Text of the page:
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Seven Habits of Highly Effective Energy Managers


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Seven Habits of Highly Effective Energy Managers

  1. 1. Energy Check Up: Real Time Survey & 7 Habits of Highly Effective Energy Managers Dr. Ken Currie, Director, Center for Manufacturing Research – Tennessee Tech University Associate Director of Industrial Assessment Center
  2. 2. Identify the sector that best represents your organization. A. Commercial B. Large Industrial C. Small/Medium Industrial D. Public E. Other
  3. 3. • Fans & Pumps are usually oversized to consider worse case scenarios. Variable speed drives allow for a throttled output with a corresponding variable electrical load to reduce flow. • Furnaces are designed for peak product flow but typical flow may only require a subset of the burners to be in service. Habit #1: Engineers Design for “Just-In- Case” NOT Energy Efficiency
  4. 4. Does your organization have a formal written energy management plan or energy policy? A. Yes B. No C. Don’t know
  5. 5. • Compared to electric motors, the work that is conducted by compressed air is 7 times more expensive. • Inappropriate uses and leaks are common losses in a compressed air system resulting in significant wasted energy – i.e. In a system that is running a 200 hp compressor, 30% represented by inappropriate uses and leaks can cost approximately $4,500/yr in a single shift operation. • Poor management of air supply can yield inefficiencies for costs and also in meeting demand events. Habit #2: Air is Free, but Compressed Air is Very Expensive
  6. 6. Does your organization have a procedure for employees to suggest energy savings opportunities? A. Yes B. No C. Don’t know
  7. 7. • Changing bulbs is a good first step, but all light is not created equal and replacing one fixture for another fixture may yield more lumens than what is needed. Consider reducing the number of bulbs to reduce lighting levels as appropriate for the task. • Sensors and controls allow for occupancy sensors, daylighting, and timers. Habit #3: Motel 6 Got it All Wrong – They Should Not Have Left the Lights On
  8. 8. Do you use occupancy sensors? (warehouses, manufacturing areas, conference rooms, copy rooms, etc.) A. Yes B. No C. Don’t know
  9. 9. Has your organization established required payback periods for energy projects? A. Yes B. No C. Don’t Know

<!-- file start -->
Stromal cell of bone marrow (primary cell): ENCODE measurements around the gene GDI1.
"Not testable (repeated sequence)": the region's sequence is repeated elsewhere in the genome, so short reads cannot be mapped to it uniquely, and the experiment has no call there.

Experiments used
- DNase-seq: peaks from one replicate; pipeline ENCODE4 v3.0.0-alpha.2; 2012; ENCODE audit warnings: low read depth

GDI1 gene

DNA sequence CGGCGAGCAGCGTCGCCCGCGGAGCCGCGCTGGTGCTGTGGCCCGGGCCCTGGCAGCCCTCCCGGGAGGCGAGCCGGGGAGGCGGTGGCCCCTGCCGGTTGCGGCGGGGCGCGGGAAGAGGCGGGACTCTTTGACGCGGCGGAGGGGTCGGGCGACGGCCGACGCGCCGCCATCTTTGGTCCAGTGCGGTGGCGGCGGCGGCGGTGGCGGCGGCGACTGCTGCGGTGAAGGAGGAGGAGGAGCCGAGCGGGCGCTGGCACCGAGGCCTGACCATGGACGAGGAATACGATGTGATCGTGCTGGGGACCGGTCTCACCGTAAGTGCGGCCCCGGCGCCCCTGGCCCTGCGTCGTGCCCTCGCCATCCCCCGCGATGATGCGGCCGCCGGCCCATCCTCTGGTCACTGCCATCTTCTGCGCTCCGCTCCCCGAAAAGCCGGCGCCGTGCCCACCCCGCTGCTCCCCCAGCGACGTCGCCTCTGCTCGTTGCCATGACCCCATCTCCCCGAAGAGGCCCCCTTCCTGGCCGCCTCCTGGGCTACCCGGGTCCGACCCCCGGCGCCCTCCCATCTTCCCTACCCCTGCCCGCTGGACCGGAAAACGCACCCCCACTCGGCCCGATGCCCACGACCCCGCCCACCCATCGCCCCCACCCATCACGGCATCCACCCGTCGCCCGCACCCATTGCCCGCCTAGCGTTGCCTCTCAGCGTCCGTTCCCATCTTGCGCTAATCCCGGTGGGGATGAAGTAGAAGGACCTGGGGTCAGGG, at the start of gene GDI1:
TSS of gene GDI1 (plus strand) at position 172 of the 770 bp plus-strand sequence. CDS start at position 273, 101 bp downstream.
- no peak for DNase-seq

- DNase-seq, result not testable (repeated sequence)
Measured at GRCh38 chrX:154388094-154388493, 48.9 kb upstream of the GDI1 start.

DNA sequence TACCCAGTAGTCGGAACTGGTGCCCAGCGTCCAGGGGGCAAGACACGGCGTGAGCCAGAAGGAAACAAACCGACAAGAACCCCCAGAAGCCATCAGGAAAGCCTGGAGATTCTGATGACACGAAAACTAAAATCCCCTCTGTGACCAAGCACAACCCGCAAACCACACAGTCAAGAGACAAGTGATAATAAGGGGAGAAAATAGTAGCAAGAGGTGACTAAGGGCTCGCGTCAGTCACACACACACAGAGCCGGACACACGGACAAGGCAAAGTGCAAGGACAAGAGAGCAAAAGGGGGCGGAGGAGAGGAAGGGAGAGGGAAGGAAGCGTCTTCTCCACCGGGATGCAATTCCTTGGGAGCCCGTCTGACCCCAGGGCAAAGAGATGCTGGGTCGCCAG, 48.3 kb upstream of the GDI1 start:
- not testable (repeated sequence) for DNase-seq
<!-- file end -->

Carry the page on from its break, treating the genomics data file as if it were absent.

10. 10. • Few industrial operations are truly 24/7 and as result large motors such as compressors can be turned off for significant savings. One company assumed that these compressors were being turned off when in fact there was a perceived production requirement that they be left on – reality was quite different. • Compressor sequencing and controls can adversely affect energy efficiency and the operational understanding (or lack thereof) of these controls can better align reality with optimal operation. Habit #4: Reality is Usually Somewhere Between our Expectations and Total Chaos.
  11. 11. Are fixtures or equipment turned off during extended unoccupied periods? (Ex: evenings, weekends, plant shut-downs) A. Yes B. No C. Some, but not all D. Don’t know
  12. 12. • Air & steam leaks, HVAC efficiency losses, results of poor maintenance, equipment degradation all result in the need for a continual management process. Habit #5: Low Hanging Fruit Always Seem to Grow Back
  13. 13. Has your organization had energy assessments done at its facilities in the past? A. Yes B. No C. Don’t know
  14. 14. • Perceived needs for quality, production throughput, and refusing to change anything that may cause a production perturbation often conflict with changes to reduce energy. • Energy Management Systems create a cross- functional energy management team working to analyze and improve processes at the lowest possible energy consumption. Habit #6: Production Needs vs. Energy Reduction – Can’t We Just All Get Along!
  15. 15. Does your organization have an energy management team? A. Yes B. No C. Don’t know
  16. 16. Are departments in your organization required to track energy usage? A. Yes B. No C. Some, but not all D. Don’t know
  17. 17. • Sub-metering helps to align energy consumption with significant energy uses allowing for concentration of effort. • Measuring energy performance should be calculated as a basis of production (energy intensity) without consideration for rate changes – MMBtu/unit production Habit #7: You Can’t Reduce What You Don’t Measure, and You Can’t Measure What You Don’t Meter
  18. 18. Has your organization established energy- per-unit metrics? (Ex: energy cost per pound of product) A. Yes B. No C. Don’t Know
  19. 19. Thank you for participating in our survey! This project is funded under an agreement with the State of Tennessee. This material is based upon work supported by the Department of Energy under Award Number DE-EE0000160. CFDA 81.041.